In a 386-47 vote, Congress passed the 2018 Farm Bill and in turn, removed hemp from the Schedule I list of controlled substances on Tuesday.
The $867 billion legislation could further boost the upward-trending industry for the state to grow a crop with more than 25,000 uses from clothing to construction and pharmaceuticals.
Several local farms such as Old Mud Creek in Hudson and FarmOn! Foundation in Copake have taken advantage of the opportunity to grow and research hemp through New York’s Industrial Hemp Agricultural Research Pilot Program that began in 2015.
Tessa Edick, founder of FarmOn! Foundation, is excited about what the farm bill has in store for the agricultural community.
“It’s a very exciting day for farmers,” she said Thursday. The legalization of hemp and the vision of Gov. Cuomo allow us to share our learning with local farmers and lift up livelihoods.”
Edick hopes to see hemp farms on the rise, she said.
“It will return farming to a noble and respected profession,” she said. “I’m looking forward to working with local farmers to share our learning and opportunities.”
Local elected officials voiced their support for the farm bill.
“With the Hemp Farming Act of 2018 officially part of the 2018 Farm Bill, upstate New York farmers will soon be able to grow a new cash crop with great potential to boost revenue and incomes,” U.S. Sen. Charles Schumer, D-N.Y., said in a statement. “Industrial hemp farming is an oyster with a pearl of opportunities that could mean millions in economic revenue while also helping to support new jobs across upstate New York. Industrial hemp can be used to make everything from paper, to clothing, to plastics, which is why I fought so hard to fix our outdated hemp laws and pass this critical legislation that will allow farmers to reap the benefits of industrial hemp without onerous and outdated federal restrictions.”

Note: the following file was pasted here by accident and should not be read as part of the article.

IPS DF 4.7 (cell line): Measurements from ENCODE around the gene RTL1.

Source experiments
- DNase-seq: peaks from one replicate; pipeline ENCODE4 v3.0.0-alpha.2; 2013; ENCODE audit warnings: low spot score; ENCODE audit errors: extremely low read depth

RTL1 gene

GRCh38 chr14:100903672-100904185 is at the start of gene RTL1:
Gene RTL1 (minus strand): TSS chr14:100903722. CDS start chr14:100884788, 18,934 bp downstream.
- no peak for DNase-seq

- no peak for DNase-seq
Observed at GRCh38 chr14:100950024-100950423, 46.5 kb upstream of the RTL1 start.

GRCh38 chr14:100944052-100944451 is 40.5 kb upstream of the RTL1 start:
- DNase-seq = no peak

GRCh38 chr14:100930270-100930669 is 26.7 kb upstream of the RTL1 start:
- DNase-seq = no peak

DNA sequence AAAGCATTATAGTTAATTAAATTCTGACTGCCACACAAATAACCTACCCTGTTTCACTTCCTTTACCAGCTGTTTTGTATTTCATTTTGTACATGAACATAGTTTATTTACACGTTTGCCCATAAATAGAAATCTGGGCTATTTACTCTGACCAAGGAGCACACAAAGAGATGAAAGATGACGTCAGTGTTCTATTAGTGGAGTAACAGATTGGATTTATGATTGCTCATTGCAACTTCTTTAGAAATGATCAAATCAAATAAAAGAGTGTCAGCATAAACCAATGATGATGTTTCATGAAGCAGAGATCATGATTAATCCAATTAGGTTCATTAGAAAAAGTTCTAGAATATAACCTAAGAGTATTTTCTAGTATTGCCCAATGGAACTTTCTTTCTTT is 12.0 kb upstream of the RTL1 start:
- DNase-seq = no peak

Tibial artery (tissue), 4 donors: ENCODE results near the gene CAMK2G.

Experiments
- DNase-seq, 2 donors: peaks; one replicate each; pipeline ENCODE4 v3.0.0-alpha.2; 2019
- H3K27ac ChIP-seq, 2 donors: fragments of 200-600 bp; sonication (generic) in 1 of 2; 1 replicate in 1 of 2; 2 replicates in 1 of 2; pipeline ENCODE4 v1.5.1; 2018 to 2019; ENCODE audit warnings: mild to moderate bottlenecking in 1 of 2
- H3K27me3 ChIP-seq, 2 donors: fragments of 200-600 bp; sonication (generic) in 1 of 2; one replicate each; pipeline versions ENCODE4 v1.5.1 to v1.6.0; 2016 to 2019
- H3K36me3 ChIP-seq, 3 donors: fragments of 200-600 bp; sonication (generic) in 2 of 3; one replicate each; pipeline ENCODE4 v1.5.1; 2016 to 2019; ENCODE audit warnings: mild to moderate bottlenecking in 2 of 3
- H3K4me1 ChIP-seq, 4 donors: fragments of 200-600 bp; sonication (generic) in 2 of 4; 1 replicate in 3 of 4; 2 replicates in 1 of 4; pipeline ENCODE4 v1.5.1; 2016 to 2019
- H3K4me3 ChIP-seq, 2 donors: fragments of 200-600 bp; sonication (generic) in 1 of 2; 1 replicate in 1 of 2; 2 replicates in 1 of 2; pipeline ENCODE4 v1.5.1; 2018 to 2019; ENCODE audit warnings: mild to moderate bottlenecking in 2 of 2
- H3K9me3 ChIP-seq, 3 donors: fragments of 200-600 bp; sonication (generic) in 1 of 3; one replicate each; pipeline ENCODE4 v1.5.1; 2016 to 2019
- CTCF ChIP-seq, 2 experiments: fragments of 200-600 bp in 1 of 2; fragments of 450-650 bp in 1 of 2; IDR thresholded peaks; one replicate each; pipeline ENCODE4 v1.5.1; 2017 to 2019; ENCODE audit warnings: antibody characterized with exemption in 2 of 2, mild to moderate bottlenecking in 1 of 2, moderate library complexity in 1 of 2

U.S. Rep. John Faso, R-19, also supported the bill.
“Since joining the Agriculture Committee in January 2017, it has been a priority to construct a Farm Bill that helps reverse the troubling economic headwinds farmers have faced the past five years,” Faso said in a statement Wednesday. “This bill is the result of thousands of hours of farm visits, discussions with producers, and negotiations amongst members of the Committee and the Senate. I am proud of the bill we’ve produced and the bipartisan manner in which we came to this agreement. The bill includes changes to help upstate dairy farmers, improves the nutrition title to put people on a path toward self-sufficiency, and strengthens incentives and protections for important upstate agriculture industries such as specialty crops and organics.”
State Sen. George Amedore Jr., R-46, called on the state to do everything it can to support the agricultural community.
“We do to everything we can do strengthen the farming community,” he said. “It is the No. 1 industry in New York. We have to allow the expansion of different products, crops, livestock and alternatives for farmers to survive and thrive. Hemp is a product that is developing into a viable agricultural crop.”